Motorcycle Inventions That The World Wasn’t Ready For
Wankel Rotary Engine Motorcycles
There are two reasons why the Wankel rotary engine should have been an important step in the motorcycle industry: firstly, the Wankel rotary engine itself offers incredibly smooth power delivery thanks to the lack of pistons and shoots out massive power figures from its small size; secondly, if you’ve got a basic grasp of British English, you’ll know that the word “Wankel” is a comedy gift that keeps on giving. Despite those two excellent reasons, the Wankel rotary engine was a motorcycle invention that was doomed to fail, but it didn’t go down without a fight. There was a Suzuki Wanker motorcycle, and Norton also managed to get their Wankels to production, and Yamaha had Kawasaki made working prototypes, but despite their best efforts, the weird three sided rotor piston-thingy was never destined to hit the big time. And now because of stricter emissions laws, they probably never will, either.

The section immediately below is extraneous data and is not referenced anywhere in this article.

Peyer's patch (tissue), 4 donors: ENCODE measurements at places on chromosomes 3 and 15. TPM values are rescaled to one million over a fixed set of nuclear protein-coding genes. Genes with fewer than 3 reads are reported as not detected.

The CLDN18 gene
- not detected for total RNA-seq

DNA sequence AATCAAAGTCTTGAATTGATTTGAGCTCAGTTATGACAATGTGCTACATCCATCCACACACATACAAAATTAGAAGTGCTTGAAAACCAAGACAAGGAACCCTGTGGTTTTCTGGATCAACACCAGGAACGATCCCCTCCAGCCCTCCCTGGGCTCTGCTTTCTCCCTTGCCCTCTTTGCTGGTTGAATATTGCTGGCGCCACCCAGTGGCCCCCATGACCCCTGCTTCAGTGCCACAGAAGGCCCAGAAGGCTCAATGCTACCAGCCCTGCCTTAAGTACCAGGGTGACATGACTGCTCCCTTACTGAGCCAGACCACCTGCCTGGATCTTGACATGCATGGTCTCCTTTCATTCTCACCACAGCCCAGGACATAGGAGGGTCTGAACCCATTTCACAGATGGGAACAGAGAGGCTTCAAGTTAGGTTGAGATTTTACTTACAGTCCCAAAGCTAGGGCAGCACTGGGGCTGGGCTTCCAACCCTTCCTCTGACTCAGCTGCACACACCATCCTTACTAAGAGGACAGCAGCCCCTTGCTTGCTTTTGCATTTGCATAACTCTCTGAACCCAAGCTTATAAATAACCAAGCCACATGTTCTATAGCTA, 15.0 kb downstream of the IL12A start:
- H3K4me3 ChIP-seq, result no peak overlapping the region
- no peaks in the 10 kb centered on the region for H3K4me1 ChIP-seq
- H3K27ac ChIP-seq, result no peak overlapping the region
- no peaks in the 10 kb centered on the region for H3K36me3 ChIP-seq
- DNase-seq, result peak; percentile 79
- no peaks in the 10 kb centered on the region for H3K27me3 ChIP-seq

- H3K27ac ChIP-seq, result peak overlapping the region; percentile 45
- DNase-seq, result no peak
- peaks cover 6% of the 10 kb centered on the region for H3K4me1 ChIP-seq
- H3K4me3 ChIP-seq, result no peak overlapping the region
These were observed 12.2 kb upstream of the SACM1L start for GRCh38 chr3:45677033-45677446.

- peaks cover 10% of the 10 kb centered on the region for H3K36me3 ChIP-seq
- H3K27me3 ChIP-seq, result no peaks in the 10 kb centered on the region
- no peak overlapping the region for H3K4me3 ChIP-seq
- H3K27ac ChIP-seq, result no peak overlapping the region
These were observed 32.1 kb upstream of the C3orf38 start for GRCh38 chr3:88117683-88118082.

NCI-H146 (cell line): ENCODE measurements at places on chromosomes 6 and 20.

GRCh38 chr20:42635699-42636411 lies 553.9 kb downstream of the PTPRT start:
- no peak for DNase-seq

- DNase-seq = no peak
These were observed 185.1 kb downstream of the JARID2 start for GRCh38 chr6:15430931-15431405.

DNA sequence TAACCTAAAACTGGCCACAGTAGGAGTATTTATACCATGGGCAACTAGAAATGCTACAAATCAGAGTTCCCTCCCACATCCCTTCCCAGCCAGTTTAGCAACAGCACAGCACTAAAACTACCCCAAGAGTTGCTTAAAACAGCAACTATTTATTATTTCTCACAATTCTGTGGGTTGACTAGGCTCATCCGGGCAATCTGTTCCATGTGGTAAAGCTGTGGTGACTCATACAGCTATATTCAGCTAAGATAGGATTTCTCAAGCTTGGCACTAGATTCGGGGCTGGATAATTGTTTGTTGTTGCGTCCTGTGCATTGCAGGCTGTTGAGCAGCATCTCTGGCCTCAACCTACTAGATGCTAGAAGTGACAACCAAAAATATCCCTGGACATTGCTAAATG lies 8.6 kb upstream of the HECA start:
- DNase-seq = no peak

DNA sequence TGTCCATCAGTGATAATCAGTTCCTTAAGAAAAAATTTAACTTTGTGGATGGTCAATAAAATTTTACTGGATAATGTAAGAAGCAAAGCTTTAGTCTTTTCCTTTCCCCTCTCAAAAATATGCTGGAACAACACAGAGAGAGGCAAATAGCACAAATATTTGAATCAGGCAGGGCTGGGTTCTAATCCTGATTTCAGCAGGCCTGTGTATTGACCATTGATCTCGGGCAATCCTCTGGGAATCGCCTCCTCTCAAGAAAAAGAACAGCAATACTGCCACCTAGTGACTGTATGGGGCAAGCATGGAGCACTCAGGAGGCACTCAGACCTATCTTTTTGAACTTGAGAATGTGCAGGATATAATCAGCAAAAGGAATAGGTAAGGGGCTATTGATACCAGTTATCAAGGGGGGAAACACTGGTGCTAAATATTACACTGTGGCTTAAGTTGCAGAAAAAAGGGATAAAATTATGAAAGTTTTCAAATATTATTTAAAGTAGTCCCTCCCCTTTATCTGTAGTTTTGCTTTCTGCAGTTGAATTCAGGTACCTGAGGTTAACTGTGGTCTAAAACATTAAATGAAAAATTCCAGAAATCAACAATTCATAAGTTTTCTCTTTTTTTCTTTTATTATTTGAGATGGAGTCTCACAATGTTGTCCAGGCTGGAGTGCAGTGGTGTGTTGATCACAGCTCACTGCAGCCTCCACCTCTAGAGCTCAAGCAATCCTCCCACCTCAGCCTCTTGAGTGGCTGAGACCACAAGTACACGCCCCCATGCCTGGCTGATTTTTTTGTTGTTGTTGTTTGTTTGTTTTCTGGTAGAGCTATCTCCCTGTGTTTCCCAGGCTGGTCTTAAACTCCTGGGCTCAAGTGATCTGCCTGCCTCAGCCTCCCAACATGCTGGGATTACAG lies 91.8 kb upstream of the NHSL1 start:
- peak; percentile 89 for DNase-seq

Well, automatic transmission isn’t exactly a wild innovation, but it has failed to evolve into any significant in the motorcycle industry…Sure, we’ve got no shortage of 125cc twist and go mopeds, and there are a couple of big boy maxi scooters, but when you think of an automatic motorcycle – thinking of “motorcycle” in the conventional sense of the word – then there aren’t many options to choose from. Despite how convenient and user friendly an automatic transmission is, very few motorcyclists are convinced. We’ve written up about automatic motorcycles before and it seems like the most popular automatic on the list is the Honda CTX, which gives riders the option of having an automatic or semi-automatic gearbox to play with, and it seems like having the option to manually shift gears is what makes it more appealing than the rest of the bikes on the list. That’s before we even get started on electric motorcycles either. By nature, most electric motorcycle are automatic thanks to their direct drive electric motors – and that bothers a lot of traditional motorcyclists. Some manufacturers are even adding conventional gear-selecting options to try and appease the purists…Automatics definitely don’t have many fans in the United States, despite the logic behind their design.